Ken Tucker
October 01, 1993 AT 04:00 AM EDT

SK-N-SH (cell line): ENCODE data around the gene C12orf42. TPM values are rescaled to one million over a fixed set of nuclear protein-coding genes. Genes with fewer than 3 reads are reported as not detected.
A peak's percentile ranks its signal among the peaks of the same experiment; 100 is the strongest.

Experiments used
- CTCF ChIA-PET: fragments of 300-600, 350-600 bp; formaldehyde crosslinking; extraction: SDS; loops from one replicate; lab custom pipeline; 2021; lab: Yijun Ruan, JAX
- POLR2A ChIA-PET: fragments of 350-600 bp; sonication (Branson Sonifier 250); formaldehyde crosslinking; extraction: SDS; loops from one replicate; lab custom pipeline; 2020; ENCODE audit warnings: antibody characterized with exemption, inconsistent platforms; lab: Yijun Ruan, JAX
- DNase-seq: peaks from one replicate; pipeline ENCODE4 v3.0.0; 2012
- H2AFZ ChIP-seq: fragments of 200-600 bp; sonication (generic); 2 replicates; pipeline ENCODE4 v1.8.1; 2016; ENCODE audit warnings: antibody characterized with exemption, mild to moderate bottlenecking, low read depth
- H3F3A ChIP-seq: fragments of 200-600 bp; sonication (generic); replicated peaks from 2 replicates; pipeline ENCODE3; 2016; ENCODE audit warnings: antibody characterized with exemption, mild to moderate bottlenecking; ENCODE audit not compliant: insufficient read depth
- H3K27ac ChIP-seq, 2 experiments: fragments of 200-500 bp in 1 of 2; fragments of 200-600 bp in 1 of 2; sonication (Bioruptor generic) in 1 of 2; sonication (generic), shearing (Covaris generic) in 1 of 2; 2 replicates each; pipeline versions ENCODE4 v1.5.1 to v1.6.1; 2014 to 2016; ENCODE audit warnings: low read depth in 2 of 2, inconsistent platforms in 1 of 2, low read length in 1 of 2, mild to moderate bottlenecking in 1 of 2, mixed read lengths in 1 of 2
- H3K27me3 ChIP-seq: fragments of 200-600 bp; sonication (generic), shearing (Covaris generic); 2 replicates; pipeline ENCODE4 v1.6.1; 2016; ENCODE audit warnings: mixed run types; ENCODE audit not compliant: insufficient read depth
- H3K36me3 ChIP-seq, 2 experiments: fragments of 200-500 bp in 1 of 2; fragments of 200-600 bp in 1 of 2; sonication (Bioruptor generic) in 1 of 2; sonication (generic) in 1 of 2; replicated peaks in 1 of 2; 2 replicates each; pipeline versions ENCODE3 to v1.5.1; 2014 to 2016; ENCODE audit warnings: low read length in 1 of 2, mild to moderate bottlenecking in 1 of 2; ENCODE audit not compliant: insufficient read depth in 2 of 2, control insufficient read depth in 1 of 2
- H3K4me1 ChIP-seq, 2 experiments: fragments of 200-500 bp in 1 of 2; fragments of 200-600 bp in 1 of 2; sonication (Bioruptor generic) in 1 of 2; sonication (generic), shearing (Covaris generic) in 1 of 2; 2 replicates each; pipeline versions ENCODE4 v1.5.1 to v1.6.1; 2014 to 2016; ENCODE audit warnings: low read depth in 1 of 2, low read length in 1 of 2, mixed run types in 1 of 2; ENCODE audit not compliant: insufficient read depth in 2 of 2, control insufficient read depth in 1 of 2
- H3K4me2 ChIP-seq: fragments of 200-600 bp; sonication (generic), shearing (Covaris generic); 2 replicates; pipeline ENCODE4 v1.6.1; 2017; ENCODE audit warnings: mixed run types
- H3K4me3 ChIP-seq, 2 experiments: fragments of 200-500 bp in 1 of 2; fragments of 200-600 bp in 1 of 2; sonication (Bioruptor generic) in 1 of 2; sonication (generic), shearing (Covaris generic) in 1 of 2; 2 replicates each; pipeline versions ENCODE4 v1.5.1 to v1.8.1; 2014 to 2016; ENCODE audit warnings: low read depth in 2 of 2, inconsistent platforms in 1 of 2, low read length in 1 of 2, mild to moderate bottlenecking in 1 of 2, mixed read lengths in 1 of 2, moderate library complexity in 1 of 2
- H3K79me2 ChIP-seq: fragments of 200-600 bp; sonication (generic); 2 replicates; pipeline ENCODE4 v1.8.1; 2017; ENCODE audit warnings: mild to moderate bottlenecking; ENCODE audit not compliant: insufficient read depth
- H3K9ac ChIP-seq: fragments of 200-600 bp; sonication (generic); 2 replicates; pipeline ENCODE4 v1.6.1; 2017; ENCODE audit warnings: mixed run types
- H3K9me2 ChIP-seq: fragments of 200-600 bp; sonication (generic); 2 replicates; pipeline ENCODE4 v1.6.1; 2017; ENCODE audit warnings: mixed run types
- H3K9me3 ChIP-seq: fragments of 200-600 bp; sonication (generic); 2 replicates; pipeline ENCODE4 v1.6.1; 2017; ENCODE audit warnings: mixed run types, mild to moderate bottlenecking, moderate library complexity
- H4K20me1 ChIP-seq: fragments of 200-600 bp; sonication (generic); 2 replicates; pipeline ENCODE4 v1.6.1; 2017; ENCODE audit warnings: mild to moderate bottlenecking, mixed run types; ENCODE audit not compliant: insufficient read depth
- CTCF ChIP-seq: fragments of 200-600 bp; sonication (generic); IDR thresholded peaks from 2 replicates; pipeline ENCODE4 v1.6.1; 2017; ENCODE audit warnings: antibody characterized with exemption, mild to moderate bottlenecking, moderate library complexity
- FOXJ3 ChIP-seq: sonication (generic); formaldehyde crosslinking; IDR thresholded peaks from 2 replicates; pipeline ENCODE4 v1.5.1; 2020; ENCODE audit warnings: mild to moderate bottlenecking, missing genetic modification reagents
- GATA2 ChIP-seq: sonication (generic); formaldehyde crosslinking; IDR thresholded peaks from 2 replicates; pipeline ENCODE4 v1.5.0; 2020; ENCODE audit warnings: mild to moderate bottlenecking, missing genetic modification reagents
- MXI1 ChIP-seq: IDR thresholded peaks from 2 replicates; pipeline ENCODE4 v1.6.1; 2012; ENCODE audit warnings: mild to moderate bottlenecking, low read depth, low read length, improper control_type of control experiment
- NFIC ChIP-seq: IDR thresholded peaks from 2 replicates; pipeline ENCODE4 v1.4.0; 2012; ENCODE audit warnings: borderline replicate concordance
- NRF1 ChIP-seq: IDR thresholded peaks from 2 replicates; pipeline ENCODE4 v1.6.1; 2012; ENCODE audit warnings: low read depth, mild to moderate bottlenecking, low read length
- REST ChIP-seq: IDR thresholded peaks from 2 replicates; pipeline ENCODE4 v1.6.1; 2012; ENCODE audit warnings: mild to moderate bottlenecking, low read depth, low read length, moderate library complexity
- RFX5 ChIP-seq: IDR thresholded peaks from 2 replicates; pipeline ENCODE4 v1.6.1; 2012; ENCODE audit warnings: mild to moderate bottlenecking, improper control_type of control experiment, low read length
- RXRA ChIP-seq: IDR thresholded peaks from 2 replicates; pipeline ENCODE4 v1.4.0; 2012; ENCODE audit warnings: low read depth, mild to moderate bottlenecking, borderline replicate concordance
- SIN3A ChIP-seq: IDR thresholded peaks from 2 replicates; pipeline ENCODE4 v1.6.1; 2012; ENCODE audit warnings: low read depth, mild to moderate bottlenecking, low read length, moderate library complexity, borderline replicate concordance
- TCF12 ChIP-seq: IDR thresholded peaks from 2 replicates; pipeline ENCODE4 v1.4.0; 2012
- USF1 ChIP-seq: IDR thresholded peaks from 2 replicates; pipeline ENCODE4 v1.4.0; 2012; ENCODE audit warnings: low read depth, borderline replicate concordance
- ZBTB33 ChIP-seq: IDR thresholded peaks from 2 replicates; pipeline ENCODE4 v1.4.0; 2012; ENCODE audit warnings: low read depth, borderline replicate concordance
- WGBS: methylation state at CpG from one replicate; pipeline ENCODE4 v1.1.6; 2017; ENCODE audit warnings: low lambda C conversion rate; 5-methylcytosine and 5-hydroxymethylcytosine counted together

There’s a sense in which NYPD BLUE (ABC, Tuesdays, 10-11p.m.) is producer Steven Bochco’s way of thumbing his nose at his audience. It’s as if he said, ”All right-you didn’t like my experiment in musical police work (1990’s Cop Rock); you didn’t like my cute little cartoon show (1992’s Capitol Critters). Okay, I’ll give you what I know damn well you’ve wanted for 10 years now-I’ll remake Hill Street Blues and throw in a lot of sex and swear words, and if you don’t watch this, BLEEEEEP you.” In a way, NYPD Blue is a step back for Bochco-it’s just a cop show, with good guys, bad guys, tough talk, and wobbly,pseudo documentary-style camera work. But in a way, it’s an advance for him because this is a pretty darn great just-a-cop-show, featuring at its center a superlatively understated performance by David Caruso as New York City police detective John Kelly. Caruso has done strong work in supporting roles in such feature films as Mad Dog and Glory and King of New York, but his Detective Kelly is already an exceptional creation. Caruso manages to make Kelly seem very hard-nosed-you can easily imagine him beating a suspect if he thought it would help crack a case-and yet extremely sensitive. When he tells his nasty lug of a partner; Andy Sipowicz (played by Dennis Franz, Hill Street’s Norman Buntz),”You’re like a father to me, man,” the line loses all triteness as you look into Kelly’s infinitely sad, grateful eyes at that moment. Bochco and cocreator David Milch, another Hill Street vet, have filled NYPD Blue with so many cop-show cliches that the relentlessness of them lends the series its own sort of intensity. You’re not just caught up in the stories being told, you’re also absorbed in the way the producers are hooking you with stuff you’ve seen a thousand times before. For instance, with his red hair, pale skin, and pleasantly lumpy face, Caruso’s Kelly is your classic Irish cop. Like a lot of cops, he works long hours, and his dedication to the job has led to trouble with his wife, played by Sherry Stringfield: Over the course of the first two episodes, the couple got a legal separation. More cliches: Kelly is also a crusading cop, angry at The System . Early on in the series, he confronts a judge who has let the murderer of a child off with a light sentence. When the judge (Michael Griswold) tells Kelly he’s holding him in contempt, Kelly shoots back,’I hold you in contempt-you should be ashamed of yourself.” And let’s not forget the cliches that decorate the cliches, such as the big, gleaming Dragnet-style police badge that serves as the show’s logo; the jazzy pop soundtrack, supplied by the pervasive Mike Post (Hill Street Blues, L.A. Law, Law & Order); and even the title of the show itself. NYPD Blue is an echo of the ’60s cop show N.Y.P.D., its added Blue-ness a faint pun, referring both to the color of police uniforms (which none of our plainclothes investigators wear) and to the series’already famously blunt language. But Milch, who wrote the show’s first two episodes, and Gregory Hoblit, who directed them, know the degree to which familiarity is alluring on series television and that the judicious use of soothing genre conventions ultimately permits you to spring surprises on viewers without alienating them. (This is the lesson Bochco and Hoblit learned from Cop Rock, a show only Bertolt Brecht could have loved.) Thus the rough language spat out by everyone-especially by Franz’s character-doesn’t seem at all shocking. Instead, it helps NYPD Blue achieve hard-boiled dialogue fully equal to that of first-rate thriller novelists like Elmore Leonard and James Ellroy. It’s this style of talk-police jargon riddled with in-jokes and insults (New Yawk mobsters who respond to a hostile question by sneering, ”Izzat a tret?”)-that gives NYPD Blue its juiciness. The pilot show had an over-hyped sex scene, but the series doesn’t rely on inches of skin to keep viewers glued to the set. Sex and violence certainly have their place here, but they’re placed in the context of a vivid city that, as dangerous, seamy, and profane as it can be, is a place you want to revisit every week. A-

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